A Journey Towards Well-Being
A happy valentine’s day: Learning your partner’s “love language”
Valentine’s Day often becomes more of an “analyze your relationship” day, rather than its main purpose of “show love to your partner” day.
Stop analyzing and start loving!
I recently read an edition of Gary Chapman’s ‘The Five Love Languages’. Through years of research, Chapman has identified five distinct ways to show love to your mate.
Words of affirmation
The person who loves with this language enjoys when their partner uses verbal compliments, expressing appreciation openly, and offers encouraging words. It is helpful to use simple statements such as “I really appreciate you washing the dishes”. A word of caution: the manner in which you speak needs to be congruent with what you’re saying.
Quality time means putting away your cell phones and other distractions and being present with your partner. Togetherness is very important for a person who values this love language. This might mean making compromises in your relationship. For example, I hate football, but with someone who loves the sport I would delight my partner by going to the game and learning more about it. You don’t do this out of obligation, but because you are showing your love to your mate.
Wanting to receive gifts does not make you materialistic, it’s simply your way of understanding love from your partner. Gifts are visual and tangible symbols of love. If your partner values this love language, don’t necessarily break the bank spending money on gifts, but do know that you might have to make a budget for gifts to show your love. And remember, gifts can be found or handmade as well.
Acts of service
Does your partner appreciate your love most when you do things for them? This implies that their primary love language is acts of service. Acts of service could mean packing a lunch for your mate, knowing they are rushing about in the morning, or putting gas in the car because they know their partner hates gas stations. This particular love language requires more thought, planning, time, and energy but is easy- once you have discovered the things you know your mate would like you to do.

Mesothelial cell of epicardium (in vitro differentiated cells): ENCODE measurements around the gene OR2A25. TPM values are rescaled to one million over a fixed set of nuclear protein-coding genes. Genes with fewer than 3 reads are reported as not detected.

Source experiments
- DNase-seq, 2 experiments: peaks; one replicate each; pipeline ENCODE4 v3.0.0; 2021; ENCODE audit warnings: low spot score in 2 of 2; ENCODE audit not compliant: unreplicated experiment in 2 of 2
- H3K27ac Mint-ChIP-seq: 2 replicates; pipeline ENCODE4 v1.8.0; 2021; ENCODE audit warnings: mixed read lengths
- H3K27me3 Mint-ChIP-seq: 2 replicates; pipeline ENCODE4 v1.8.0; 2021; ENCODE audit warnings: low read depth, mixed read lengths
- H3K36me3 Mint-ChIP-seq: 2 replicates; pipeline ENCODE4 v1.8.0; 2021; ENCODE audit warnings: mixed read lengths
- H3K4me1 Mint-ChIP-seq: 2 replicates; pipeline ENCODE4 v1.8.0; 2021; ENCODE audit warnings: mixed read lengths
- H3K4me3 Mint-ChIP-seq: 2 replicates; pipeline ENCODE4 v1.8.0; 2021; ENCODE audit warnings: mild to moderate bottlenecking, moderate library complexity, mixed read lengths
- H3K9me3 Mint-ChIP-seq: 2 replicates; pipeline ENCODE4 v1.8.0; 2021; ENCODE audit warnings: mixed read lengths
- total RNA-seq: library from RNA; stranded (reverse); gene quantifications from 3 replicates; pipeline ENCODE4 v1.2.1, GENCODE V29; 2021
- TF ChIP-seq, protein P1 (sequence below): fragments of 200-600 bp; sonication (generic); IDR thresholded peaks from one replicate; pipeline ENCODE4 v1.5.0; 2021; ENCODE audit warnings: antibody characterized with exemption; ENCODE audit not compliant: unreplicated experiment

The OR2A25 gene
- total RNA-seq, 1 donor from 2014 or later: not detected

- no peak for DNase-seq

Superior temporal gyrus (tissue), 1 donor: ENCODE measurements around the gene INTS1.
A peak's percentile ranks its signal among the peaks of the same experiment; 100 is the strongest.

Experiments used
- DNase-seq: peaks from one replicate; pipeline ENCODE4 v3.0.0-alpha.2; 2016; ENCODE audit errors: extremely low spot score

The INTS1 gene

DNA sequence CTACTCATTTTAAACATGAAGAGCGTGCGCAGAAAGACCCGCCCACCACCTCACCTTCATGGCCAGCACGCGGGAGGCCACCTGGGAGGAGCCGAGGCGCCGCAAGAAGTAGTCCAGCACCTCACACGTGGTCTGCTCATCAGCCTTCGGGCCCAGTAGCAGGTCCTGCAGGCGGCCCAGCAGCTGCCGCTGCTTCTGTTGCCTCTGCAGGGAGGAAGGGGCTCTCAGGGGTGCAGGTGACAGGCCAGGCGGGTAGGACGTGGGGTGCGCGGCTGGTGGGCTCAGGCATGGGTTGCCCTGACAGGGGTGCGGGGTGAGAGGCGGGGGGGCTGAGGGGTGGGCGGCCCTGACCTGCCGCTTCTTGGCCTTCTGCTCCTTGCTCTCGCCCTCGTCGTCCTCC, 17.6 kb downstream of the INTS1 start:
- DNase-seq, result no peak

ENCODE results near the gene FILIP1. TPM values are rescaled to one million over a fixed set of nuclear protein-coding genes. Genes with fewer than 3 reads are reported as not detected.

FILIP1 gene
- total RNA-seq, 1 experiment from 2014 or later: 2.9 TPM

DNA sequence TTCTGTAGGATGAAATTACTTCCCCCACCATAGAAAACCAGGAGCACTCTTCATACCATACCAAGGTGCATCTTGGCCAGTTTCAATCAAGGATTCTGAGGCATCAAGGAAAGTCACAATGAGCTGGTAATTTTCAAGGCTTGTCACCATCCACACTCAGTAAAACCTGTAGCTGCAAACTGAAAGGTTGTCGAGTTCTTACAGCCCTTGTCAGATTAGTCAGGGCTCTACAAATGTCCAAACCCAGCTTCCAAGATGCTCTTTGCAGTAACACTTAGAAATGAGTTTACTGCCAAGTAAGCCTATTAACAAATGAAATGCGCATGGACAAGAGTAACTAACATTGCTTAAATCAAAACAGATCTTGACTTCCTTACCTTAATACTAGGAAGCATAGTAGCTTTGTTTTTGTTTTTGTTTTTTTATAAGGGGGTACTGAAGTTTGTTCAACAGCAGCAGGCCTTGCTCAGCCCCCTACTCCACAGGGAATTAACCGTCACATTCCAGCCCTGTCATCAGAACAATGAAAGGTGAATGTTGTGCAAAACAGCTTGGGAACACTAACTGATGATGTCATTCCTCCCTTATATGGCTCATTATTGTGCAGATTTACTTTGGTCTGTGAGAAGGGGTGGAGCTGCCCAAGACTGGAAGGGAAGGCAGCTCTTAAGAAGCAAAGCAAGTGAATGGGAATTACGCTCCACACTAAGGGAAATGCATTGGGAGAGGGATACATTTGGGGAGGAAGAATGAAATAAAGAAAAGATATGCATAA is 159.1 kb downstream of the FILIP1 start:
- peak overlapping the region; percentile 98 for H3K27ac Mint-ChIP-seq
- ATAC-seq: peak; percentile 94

Physical touch doesn’t mean solely sex (although it certainly includes that); it could be holding hands, kissing, hugging, even a supportive hand on the shoulder when a person is upset. This particular love language can be difficult if only one partner values it, but once you learn of your partner’s ideal love language then you can work to incorporate more touching.
Do you know which love language you prefer most? Do you know which love language your partner prefers most?
To take the five love languages quiz, check out this PDF version:
To learn more about the five love languages, check out Gary Chapman’s website: http://www.5lovelanguages.com/
About the Author
Tara is a wellness blogger for the Local Biz Magazine who is in the process of writing her memoir on finding hope and meaning while living with a mental illness. Tara loves the concepts of positive psychology, incorporating them into every aspect of her life and spreading the message on the science of well-being.